Todd’s obsession with Rousseau – discovered in prison when the Confessions are fed to him in instalments by the German guard who later becomes his star – and questions of film aesthetics take up less space than his struggles for survival, whether in both world wars, Mexican poverty, or before a McCarthyite committee. Todd’s tendency to act on impulse and think later makes for a volatile professional and sexual life, and he clearly wishes to emulate his master in candour. But although Boyd has amassed a quantity of historical detail which feels lived in, it isn’t energised by a central personality of sufficient interest. Todd’s egotism isn’t mesmeric enough to justify the extent to which it is indulged, even though we are encouraged to view him critically. Boyd’s natural instinct is for fictional characters at the mercy of accident and contingency, as shown by the random mutilations of the battlefield (treated both here and in An Ice-Cream War with tellingly laconic effect) or by the more farcical disasters that await Britons abroad. It would certainly need genius of a kind to transcend such conditions through art, and Boyd’s hero never persuades us that he might have it.

After such diffuseness, Brian Moore’s A Colour of Blood is a model of economy. It raises large issues about church and state but is content to dramatise rather than discuss them; its virtues are linear, not discursive. In the opening sequence (the narrative is highly cinematic throughout) someone tries to shoot Cardinal Bem, Primate of an unspecified Eastern Bloc country; the attempt leads tautly to the novel’s last tense pages. Bem is taken into ‘protective custody’ by men who claim to be secret police but aren’t. He evades his captors and learns belatedly of a plot to mount an anti-government demo by some Christian terrorists, who sound Buñuel-like but threaten all the accommodations for the Church that Bem has won by co-operation with the regime.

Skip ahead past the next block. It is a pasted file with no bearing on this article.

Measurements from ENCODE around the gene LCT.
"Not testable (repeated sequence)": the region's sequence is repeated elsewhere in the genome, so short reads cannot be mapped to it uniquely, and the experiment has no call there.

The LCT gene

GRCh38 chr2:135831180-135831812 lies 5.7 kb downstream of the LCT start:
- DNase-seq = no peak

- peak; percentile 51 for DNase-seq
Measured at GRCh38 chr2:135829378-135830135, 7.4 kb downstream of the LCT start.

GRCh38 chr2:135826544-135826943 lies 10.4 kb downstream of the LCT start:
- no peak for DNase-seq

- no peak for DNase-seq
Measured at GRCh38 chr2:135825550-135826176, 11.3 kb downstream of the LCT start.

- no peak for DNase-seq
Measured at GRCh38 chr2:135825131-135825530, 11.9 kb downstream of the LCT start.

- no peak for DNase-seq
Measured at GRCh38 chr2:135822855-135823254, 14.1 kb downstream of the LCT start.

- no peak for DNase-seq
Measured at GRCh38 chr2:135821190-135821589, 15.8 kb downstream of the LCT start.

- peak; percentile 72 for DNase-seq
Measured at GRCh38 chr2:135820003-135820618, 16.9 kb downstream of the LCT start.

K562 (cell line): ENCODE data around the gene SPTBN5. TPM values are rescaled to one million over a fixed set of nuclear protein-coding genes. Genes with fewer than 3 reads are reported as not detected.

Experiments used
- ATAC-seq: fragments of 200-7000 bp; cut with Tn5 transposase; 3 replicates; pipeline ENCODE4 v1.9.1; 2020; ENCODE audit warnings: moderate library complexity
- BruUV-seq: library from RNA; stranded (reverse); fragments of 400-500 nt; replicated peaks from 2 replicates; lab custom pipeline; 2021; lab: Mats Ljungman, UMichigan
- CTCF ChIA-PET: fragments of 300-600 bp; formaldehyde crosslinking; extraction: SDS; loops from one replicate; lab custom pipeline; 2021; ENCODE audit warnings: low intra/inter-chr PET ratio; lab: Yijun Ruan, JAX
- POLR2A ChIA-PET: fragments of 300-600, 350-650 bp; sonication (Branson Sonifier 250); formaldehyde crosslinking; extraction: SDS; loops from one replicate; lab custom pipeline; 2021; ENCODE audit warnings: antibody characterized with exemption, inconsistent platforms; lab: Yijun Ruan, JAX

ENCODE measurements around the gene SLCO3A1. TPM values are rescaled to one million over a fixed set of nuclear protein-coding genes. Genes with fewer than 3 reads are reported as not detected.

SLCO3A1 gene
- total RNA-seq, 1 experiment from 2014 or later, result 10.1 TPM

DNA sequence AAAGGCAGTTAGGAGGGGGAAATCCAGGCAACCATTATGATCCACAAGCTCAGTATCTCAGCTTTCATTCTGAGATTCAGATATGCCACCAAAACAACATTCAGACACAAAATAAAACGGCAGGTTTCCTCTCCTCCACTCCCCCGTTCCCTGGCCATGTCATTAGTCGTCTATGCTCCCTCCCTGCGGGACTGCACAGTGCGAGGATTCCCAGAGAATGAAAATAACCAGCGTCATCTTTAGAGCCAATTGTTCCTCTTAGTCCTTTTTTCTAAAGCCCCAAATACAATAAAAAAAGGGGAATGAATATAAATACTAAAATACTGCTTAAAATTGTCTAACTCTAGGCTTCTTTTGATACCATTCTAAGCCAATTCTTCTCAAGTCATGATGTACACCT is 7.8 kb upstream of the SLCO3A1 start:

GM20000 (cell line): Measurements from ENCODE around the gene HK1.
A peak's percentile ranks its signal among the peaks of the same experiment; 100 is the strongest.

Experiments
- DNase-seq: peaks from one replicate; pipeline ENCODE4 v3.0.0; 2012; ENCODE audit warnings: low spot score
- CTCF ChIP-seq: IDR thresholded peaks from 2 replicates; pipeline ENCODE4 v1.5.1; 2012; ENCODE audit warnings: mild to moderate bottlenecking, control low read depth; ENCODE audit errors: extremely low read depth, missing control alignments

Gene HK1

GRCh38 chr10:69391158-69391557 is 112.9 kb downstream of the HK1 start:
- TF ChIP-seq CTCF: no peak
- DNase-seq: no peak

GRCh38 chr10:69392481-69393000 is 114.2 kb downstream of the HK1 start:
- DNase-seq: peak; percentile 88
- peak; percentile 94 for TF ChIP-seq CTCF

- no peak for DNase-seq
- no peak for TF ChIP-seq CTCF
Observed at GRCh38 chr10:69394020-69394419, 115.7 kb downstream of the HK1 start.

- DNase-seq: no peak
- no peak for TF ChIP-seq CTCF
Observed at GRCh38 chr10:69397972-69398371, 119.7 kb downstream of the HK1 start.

The Greeneian temptation to glamourise the self-doubting priest on the run is firmly resisted, but Bem’s humility as he moves among the common people with whom he has lost touch because of his eminence seems authentic. As the Cardinal reminds his bishops, the Church is given its power to save souls, not for ‘political thrills’, and The Colour of Blood neatly bears him out by skilfully and unsanctimoniously using the form of the political thriller to spiritual ends without capitulating to cliché.